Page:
To really get your productive groove going, you’ve got to discover your own rhythms. The body’s complex circadian rhythms, metabolic processes, and behavioral cycles can either work for you or against you in your pursuit of productivity.
There are three main models for structuring your workday. When you discover your most productive time, you’ll turn into a productivity machine. Here are the three most popular ways to structure your workday. When do you work best?
The Morning Crush-It
Those who thrive in the morning, get the most done from 5:30 to 10:30. These are the annoying Benjamin Franklin freaks of the human race who smile and give you a cheery slap on the back at 7am while others wander around with the the just-got-run-over-by-a-school-bus look in their eyes. Some of these people actually exercised before you even got out of bed.
The morning people have good science backing their practices, plus the admiration of unmorning people. According to a Forbes piece on workday best practices, the first few hours of a workday predict how the rest of the day is going to roll. One of the best ways to have a “good day” is actually to have a good morning. This involves more than just waking up on the right side of the bed. It’s about waking up early and then crushing it in the first few hours of being awake. Seize the advantage of quiet early mornings hours to slay your toughest tasks.
- Your brain is the freshest at the beginning of the day. You’re energized by the workload. You’re rested up from a night of sleep. Physically and mentally, you’re in the best position to do combat with your meanest and hairiest projects.
- You begin with a victory. It feels really good to check stuff off your to-do list. When you start the day with a few checklist triumphs, it pumps you with energy and optimism that can keep you productive all day. Matt McCormick at Technori writes, “Whatever I do, I know for a fact that every morning I’m going to have one important item on my daily to-do list, and that is going to get done. It provides so much focus and satisfaction.”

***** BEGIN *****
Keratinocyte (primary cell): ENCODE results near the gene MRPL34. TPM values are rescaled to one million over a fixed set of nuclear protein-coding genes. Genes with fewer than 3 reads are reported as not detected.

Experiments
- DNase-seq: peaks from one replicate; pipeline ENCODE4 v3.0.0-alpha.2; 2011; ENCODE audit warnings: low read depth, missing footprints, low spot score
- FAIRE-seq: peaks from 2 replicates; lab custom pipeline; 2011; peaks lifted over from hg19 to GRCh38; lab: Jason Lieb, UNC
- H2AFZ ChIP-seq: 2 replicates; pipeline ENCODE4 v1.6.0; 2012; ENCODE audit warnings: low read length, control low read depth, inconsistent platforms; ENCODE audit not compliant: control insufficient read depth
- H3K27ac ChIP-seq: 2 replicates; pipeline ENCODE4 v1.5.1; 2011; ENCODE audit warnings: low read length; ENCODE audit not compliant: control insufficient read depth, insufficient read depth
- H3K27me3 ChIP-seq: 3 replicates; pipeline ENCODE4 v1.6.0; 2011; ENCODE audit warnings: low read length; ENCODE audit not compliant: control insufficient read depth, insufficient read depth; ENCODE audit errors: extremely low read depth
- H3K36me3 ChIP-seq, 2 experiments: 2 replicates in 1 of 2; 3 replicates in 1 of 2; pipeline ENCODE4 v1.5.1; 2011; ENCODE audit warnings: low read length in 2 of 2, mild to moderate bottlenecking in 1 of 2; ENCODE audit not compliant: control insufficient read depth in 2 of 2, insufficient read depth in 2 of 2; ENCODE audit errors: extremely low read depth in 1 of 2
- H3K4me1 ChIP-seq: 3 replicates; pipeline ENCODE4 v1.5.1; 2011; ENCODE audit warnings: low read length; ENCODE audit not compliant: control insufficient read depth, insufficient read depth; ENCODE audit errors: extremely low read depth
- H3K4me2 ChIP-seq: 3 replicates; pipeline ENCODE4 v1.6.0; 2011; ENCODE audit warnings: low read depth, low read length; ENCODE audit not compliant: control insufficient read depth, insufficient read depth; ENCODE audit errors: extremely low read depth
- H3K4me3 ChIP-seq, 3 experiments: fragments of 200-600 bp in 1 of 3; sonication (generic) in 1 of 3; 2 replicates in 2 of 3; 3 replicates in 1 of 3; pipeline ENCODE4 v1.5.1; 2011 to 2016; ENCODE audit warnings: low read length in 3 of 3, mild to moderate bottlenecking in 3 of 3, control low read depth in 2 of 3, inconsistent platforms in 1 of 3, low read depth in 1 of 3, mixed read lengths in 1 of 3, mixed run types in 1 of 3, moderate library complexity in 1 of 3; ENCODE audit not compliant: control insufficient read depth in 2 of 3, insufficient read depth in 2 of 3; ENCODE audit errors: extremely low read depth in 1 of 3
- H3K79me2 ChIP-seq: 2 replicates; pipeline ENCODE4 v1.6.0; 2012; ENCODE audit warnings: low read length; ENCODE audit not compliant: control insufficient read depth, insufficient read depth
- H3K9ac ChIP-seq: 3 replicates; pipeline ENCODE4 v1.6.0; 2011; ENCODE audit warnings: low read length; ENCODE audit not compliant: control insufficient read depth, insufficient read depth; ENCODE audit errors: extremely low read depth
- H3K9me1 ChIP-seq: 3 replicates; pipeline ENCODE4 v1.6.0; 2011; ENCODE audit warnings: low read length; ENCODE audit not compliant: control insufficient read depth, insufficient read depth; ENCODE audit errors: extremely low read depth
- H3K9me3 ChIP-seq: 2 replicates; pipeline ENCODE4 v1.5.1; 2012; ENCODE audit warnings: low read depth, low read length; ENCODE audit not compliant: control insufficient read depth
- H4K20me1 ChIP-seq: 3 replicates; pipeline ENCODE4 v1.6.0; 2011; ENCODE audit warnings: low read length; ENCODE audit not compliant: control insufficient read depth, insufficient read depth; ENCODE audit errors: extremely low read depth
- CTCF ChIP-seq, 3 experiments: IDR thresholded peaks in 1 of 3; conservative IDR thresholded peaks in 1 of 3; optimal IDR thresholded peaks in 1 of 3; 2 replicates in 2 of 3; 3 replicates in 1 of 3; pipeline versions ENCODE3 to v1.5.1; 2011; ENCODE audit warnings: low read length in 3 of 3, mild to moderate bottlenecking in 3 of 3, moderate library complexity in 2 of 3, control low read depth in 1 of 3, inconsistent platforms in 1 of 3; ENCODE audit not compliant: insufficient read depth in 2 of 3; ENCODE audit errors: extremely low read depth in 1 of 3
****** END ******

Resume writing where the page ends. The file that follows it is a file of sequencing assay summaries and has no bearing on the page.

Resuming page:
- As sleep deprived as we are, it’s hard to get up early. Most Americans don’t get enough sleep, so adding an early morning alarm clock to an already-late bedtime is a recipe for sleep deprivation. Early bedtimes are essential if the early morning thing is going to work at all.
- Some people find that they are not clear headed in the morning. Foggy thinking and fatigue are not the MO for accomplishing great work. To clear the cobwebs, many people hit the gym or running trail before heading into the office. Coffee always helps, too.
Works best for…
- Remote workers
- Those who have projects that require a lot of distraction-free time
- Knowledge workers who have flexibility with their schedule
- People who have early morning access to a distraction-free office space
- Work-from-home moms or dads who deal with childcare or child schedules during the day
The High Noon Heavy Hitter
High Noon Heavy Hitters find that their best time to work is from 12 noon to 5 or 6 in the afternoon.
Some people hit their streak right around noon. The morning is the runway, and by noon, they’re at cruising altitude, knocking out projects, checking off tasks, and feeling like David Allen. There’s some science that nods affirmatively to this. Environmental stimuli make the afternoon hum with activity. On the flip side, all that buzz of commotion can mean big time distraction time.